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new nickname:Quaker State
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Ok. It just dawned on me what happened to me a few years back. I did this new house that had existing well. No pressure. After exausting all efforts to come up with a solution, this is what I found... The 1 1/4 x 3/4 galv. bushing coming out of the tank just ahead of the gate was corroded with rust. I took the gate off with tank empty. Turned power on and water trickled from the nipple that the gate was hooked to. I got my metal probe rod and shoved it through the nipple all the way inside the tank and water gushed out. I removed the bushing and it was rusted almost completely shut. Maybe thats what you got too.
 

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This is a stretch but, bear with me.

You mention black poly pipe to the house. Maybe, just maybe, this pipe was on the verge of collapse from age, ground pressure, whatever. Bill comes along and shuts off the water and relieves the pressure. Bam!(as Emeril would say) the pipe collapses or is smashed to the point it will only deliver a small amount of water. Due to the fact that the pressurized water inside it was holding it open.

Feel free to call me crazy(like a fox):thumbup:
 

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Hey Bill
Protech's response make good sense to me and is definately worth checking out. But it's like this to me..
If the system was operating at satisfactory pressures prior to any shut down to make changes or modifications, my inner ear would be pointing me to a valve issue. Gates are notorious for failing over time. I don't know the valve configeration but I would surely explore any and all that were shut during your time there. By the way.....was the pressure good before you started or was it shut down when you arrived? I always make sure before doing anything, from plumbing to heating, that things are normal before I start. Prevents all the people pout there from saying "it was ok before you worked on it"
good luck
TL
 

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Hey Bill
Protech's response make good sense to me and is definately worth checking out. But it's like this to me..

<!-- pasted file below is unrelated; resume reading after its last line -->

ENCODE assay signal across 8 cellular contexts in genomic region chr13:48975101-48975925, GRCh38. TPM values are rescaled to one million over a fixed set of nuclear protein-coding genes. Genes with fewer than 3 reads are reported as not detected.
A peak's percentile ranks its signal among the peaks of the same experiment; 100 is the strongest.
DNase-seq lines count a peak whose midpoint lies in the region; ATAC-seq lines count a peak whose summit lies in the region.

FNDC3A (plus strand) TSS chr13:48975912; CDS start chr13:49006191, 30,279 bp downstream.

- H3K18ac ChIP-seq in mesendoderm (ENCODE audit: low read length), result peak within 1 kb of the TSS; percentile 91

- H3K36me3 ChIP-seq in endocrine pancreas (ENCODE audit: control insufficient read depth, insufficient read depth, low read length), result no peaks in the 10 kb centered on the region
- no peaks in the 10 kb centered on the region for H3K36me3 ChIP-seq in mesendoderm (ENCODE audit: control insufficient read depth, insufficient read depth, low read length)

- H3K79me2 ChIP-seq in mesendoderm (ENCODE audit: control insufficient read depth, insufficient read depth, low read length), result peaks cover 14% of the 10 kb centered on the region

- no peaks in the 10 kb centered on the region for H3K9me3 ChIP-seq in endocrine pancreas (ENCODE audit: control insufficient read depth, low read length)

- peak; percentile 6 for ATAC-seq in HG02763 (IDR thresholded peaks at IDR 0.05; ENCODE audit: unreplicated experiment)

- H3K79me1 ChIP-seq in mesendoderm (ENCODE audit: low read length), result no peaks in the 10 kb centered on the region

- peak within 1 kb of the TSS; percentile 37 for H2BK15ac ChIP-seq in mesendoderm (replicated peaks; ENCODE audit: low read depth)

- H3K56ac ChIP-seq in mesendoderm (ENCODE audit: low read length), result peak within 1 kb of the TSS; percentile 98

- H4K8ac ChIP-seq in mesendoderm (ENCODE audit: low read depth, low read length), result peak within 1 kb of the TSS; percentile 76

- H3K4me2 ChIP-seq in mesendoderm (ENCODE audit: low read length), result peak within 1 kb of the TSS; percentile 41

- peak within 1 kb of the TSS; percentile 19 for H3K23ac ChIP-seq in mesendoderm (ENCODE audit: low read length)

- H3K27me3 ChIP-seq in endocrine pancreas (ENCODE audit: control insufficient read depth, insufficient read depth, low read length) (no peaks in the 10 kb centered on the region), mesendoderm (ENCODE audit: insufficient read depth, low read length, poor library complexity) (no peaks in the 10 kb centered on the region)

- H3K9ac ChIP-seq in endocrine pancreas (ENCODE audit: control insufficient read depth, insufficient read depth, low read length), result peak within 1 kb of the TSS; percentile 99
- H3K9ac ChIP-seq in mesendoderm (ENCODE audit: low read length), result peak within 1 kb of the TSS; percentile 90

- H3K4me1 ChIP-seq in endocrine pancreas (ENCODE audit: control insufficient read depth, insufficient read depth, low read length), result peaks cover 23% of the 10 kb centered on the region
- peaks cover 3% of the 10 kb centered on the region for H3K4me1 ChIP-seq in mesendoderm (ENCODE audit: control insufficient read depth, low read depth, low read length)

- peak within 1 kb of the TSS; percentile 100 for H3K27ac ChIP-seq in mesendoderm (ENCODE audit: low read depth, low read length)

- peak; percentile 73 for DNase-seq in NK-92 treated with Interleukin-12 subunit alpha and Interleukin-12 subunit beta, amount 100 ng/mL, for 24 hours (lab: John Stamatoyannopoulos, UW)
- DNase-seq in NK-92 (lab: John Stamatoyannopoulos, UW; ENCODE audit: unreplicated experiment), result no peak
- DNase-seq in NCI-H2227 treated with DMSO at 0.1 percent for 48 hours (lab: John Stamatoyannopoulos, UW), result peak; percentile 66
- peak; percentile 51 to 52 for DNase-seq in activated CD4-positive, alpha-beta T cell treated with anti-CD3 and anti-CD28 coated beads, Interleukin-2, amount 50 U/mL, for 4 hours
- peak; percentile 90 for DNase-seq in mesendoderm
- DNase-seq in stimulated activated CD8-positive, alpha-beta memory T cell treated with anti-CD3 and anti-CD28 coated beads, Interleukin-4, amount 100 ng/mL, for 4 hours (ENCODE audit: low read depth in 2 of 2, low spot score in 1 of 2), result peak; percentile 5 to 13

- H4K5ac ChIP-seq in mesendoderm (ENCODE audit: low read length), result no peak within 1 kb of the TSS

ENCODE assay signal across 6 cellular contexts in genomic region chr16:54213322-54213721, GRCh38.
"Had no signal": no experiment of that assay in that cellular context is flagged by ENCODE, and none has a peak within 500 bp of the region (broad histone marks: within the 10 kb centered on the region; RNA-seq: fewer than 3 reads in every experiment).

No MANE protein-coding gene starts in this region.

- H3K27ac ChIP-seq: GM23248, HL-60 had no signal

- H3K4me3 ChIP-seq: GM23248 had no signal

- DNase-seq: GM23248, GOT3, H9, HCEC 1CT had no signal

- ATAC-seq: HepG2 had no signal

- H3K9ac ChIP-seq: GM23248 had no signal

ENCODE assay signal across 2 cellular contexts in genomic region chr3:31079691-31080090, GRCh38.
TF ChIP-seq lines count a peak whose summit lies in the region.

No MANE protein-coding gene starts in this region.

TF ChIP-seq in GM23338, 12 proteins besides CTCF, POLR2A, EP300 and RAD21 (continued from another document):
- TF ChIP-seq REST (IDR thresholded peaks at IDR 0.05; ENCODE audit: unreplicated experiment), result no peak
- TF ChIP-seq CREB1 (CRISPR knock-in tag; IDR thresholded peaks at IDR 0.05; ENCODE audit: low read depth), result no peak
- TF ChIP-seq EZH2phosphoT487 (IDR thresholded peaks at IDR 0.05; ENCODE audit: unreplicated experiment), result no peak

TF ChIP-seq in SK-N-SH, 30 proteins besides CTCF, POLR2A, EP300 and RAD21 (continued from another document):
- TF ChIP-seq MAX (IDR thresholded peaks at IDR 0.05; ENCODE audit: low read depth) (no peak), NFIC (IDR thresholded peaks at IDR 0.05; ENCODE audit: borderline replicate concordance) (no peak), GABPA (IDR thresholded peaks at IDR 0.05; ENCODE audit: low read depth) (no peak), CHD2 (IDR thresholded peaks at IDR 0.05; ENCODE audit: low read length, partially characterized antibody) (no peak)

If the system was operating at satisfactory pressures prior to any shut down to make changes or modifications, my inner ear would be pointing me to a valve issue. Gates are notorious for failing over time. I don't know the valve configeration but I would surely explore any and all that were shut during your time there. By the way.....was the pressure good before you started or was it shut down when you arrived? I always make sure before doing anything, from plumbing to heating, that things are normal before I start. Prevents all the people pout there from saying "it was ok before you worked on it"
good luck
TL
When homeowners pull the ole "It was fine until you worked on it" I pull out the ole "If it wasn't broke then why did you call me?" Or "I cant warranty anything I didn't install no matter when it fails" Then I get my check and mark that one down as "never go back";)
 

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What did you find out Bill?
 

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Discussion Starter #11
The stops under the sinks and shower were cloged with debris. I cleaned them out and now there is descent pressure. The washer machine screen was so cloged it was a wonder any water got through
 

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Glad you fixed the problem
Any time a main is shut off, especially in older systems, the possibility of crud showing up in restricted areas like sink shut offs or aireators is great.
Even crud busting loose from old gates can cause problems.
Thanks for sharing your experience with us Bill, info always comes in handy
tl